New study shows big economic boost from UW’s startup community
Published Friday, November 22, 2019 12:01AM EST Last Updated Friday, November 22, 2019 8:30PM EST
KITCHENER – Blackberry, Open Text and Kik all got their start in Waterloo Region. Their success inspired other growing companies including Miovision, Aeryon Labs, ClearPath Robotics, and Thalmic Labs.
While Waterloo Region has long been considered a great place to start a business, how is the next generation of startup companies contributing to the local economy?
The University of Waterloo wanted an answer to that question so they asked Deloitte Canada to take a look at the bigger picture.
The auditing firm found that startup companies who use the university’s entrepreneurship programs generated more than $2 billion in revenue and created approximately 7,500 jobs over the last decade.
“Getting a job for us is important but it is not the ultimate goal,” Feridun Hamdullahpur, the president and vice-chancellor at UW.“How many jobs can we create? How many companies can we establish here in our region, in Canada? That’s a bigger goal.”
The study also showed that companies that hired the university’s co-op students saw an additional $525 million in returns in 2018.
“What this report demonstrates is that our focus on experiential education and entrepreneurship are not only good for students; they’re good for the local and national economy,” says Hamdullahpur.
The school points to another study, this one done through the University of Toronto in February 2019, which looked at the education of 585 founders from 335 Canadian tech companies. It found that 18.6% of tech founders got an undergraduate education from UW.
“This alone is a tremendously important statement for the university.”
Deloitte says they studied the contributions of the university’s entrepreneurship and co-operative education programs, using data collected by the school and Statistics Canada, as well as consultations with local businesses, research, entrepreneurship and government stakeholders.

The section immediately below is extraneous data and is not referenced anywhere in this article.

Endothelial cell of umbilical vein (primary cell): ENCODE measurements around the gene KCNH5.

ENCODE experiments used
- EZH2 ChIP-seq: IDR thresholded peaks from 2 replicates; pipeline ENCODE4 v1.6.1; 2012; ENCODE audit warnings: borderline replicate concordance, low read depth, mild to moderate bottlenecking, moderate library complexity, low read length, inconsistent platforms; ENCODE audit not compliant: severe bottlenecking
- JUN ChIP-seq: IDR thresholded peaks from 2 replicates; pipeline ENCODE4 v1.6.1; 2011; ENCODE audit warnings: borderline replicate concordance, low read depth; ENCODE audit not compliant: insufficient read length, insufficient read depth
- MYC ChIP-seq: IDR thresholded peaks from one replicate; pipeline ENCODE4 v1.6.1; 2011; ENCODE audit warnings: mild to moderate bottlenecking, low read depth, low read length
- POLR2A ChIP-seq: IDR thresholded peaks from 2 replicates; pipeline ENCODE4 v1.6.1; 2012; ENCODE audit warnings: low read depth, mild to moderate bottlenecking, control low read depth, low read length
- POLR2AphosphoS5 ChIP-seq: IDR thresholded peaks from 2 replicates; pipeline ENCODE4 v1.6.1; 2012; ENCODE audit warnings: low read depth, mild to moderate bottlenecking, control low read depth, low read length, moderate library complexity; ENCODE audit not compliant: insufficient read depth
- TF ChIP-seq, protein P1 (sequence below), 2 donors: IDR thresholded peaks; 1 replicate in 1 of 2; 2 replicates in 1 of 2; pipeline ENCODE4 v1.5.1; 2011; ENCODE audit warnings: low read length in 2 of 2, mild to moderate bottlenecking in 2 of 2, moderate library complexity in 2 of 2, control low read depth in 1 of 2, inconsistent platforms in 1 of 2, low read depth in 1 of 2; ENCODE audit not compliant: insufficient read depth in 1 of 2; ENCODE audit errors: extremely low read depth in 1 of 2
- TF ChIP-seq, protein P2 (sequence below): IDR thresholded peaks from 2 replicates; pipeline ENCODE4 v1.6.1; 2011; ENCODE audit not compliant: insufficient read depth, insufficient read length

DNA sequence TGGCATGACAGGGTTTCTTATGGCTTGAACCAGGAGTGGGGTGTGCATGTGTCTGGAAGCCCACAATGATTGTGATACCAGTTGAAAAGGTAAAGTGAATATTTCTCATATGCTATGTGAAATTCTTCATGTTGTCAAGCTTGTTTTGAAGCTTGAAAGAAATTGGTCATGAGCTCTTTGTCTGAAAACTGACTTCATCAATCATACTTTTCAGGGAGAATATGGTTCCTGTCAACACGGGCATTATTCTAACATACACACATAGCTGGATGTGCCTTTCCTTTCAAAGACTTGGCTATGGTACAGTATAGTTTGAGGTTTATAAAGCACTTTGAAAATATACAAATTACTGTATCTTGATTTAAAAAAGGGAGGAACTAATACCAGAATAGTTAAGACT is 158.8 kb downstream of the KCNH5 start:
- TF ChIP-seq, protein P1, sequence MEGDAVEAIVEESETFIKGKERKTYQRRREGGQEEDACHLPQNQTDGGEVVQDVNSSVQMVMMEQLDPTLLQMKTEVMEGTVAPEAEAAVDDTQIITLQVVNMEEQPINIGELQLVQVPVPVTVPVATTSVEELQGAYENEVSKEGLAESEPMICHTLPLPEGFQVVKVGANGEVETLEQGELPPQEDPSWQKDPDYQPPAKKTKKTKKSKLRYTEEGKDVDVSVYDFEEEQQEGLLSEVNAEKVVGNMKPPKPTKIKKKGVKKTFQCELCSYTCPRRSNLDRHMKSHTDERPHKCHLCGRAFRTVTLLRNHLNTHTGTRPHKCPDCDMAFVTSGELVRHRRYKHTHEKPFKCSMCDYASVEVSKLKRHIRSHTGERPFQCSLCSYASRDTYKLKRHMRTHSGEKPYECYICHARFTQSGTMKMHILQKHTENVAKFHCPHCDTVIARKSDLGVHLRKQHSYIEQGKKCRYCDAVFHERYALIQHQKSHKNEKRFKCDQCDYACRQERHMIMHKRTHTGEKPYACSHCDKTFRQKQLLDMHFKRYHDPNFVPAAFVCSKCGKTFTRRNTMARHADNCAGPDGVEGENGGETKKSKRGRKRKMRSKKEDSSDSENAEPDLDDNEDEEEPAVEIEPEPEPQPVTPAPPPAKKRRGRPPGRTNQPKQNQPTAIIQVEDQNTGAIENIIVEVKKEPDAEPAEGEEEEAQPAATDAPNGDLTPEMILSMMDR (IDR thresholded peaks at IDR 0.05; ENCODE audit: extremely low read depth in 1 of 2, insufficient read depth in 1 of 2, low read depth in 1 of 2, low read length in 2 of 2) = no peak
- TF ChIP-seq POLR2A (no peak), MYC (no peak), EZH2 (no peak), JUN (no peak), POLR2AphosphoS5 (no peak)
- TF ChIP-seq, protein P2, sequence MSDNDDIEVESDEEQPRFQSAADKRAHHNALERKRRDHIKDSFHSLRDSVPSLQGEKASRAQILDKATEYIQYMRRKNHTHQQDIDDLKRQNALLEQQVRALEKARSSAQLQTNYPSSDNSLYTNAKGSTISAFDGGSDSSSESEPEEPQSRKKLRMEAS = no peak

They also consulted the incubators and accelerators that support the region’s early-stage startups as they grow into fully-realized businesses. Between 2008 and 2018, the Velocity entrepreneurship program created 4,268 jobs and generated $1.3 billion in revenue. The Accelerator Centre, which helps later-stage startups as they work to scale up, has also created 3,300 jobs since 2006. The report also states that they created $1 billion in revenue during that same time period.
ApplyBoard is one of the startups that got a helping hand from the Velocity program at the University of Waterloo.
Brothers Martin, Meti and Massi Basiri launched the college and university application platform back in May of 2015.
They say the incubator program was instrumental in their growth.
“The University of Waterloo was one of the first customers to sign up with our platform,” says Martin. “So far it’s been a great journey from them understanding our needs, giving us the space and all of the resources to work, and helping and advising all along the way.”
In the four years since its creation, ApplyBoard has grown exponentially.
They now have 300 employees and 1,200 universities, colleges and high schools have signed up for their platform.
“ApplyBoard is a perfect example of what this institution is all about,” says Hamdullahpur. “Being able to think outside the box, be a risk-taker, to not be afraid of failure.”
The report also took a look at how the University of Waterloo impacts the region’s overall GDP. They found that the school contributed $1.16 billion, while out-of-town expenditures tallied up to $303 million, co-op earnings topped $251 million, and entrepreneurship programs brought in $80 million annually.